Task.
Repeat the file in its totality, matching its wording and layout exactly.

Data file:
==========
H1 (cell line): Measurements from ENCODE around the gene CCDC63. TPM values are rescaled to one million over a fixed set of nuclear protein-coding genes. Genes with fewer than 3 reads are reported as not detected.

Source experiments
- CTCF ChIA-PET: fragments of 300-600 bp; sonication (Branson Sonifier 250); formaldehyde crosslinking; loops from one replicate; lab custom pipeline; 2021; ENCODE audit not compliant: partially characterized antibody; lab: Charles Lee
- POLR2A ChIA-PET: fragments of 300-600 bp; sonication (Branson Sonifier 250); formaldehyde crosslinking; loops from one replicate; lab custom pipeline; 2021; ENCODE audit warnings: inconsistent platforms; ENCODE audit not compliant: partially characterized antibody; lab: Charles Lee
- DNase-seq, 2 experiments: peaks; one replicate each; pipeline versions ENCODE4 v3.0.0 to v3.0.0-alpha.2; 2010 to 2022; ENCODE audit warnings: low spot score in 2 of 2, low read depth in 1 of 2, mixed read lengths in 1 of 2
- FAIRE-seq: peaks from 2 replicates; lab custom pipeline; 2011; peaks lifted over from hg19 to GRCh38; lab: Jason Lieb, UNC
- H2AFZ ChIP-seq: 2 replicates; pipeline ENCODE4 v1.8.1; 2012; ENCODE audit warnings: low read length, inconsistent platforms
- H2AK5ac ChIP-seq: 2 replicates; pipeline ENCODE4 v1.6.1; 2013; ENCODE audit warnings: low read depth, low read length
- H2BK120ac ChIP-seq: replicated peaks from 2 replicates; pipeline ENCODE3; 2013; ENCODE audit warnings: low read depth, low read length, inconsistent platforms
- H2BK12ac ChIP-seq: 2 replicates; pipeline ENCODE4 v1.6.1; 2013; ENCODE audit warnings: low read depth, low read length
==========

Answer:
H1 (cell line): Measurements from ENCODE around the gene CCDC63. TPM values are rescaled to one million over a fixed set of nuclear protein-coding genes. Genes with fewer than 3 reads are reported as not detected.

Source experiments
- CTCF ChIA-PET: fragments of 300-600 bp; sonication (Branson Sonifier 250); formaldehyde crosslinking; loops from one replicate; lab custom pipeline; 2021; ENCODE audit not compliant: partially characterized antibody; lab: Charles Lee
- POLR2A ChIA-PET: fragments of 300-600 bp; sonication (Branson Sonifier 250); formaldehyde crosslinking; loops from one replicate; lab custom pipeline; 2021; ENCODE audit warnings: inconsistent platforms; ENCODE audit not compliant: partially characterized antibody; lab: Charles Lee
- DNase-seq, 2 experiments: peaks; one replicate each; pipeline versions ENCODE4 v3.0.0 to v3.0.0-alpha.2; 2010 to 2022; ENCODE audit warnings: low spot score in 2 of 2, low read depth in 1 of 2, mixed read lengths in 1 of 2
- FAIRE-seq: peaks from 2 replicates; lab custom pipeline; 2011; peaks lifted over from hg19 to GRCh38; lab: Jason Lieb, UNC
- H2AFZ ChIP-seq: 2 replicates; pipeline ENCODE4 v1.8.1; 2012; ENCODE audit warnings: low read length, inconsistent platforms
- H2AK5ac ChIP-seq: 2 replicates; pipeline ENCODE4 v1.6.1; 2013; ENCODE audit warnings: low read depth, low read length
- H2BK120ac ChIP-seq: replicated peaks from 2 replicates; pipeline ENCODE3; 2013; ENCODE audit warnings: low read depth, low read length, inconsistent platforms
- H2BK12ac ChIP-seq: 2 replicates; pipeline ENCODE4 v1.6.1; 2013; ENCODE audit warnings: low read depth, low read length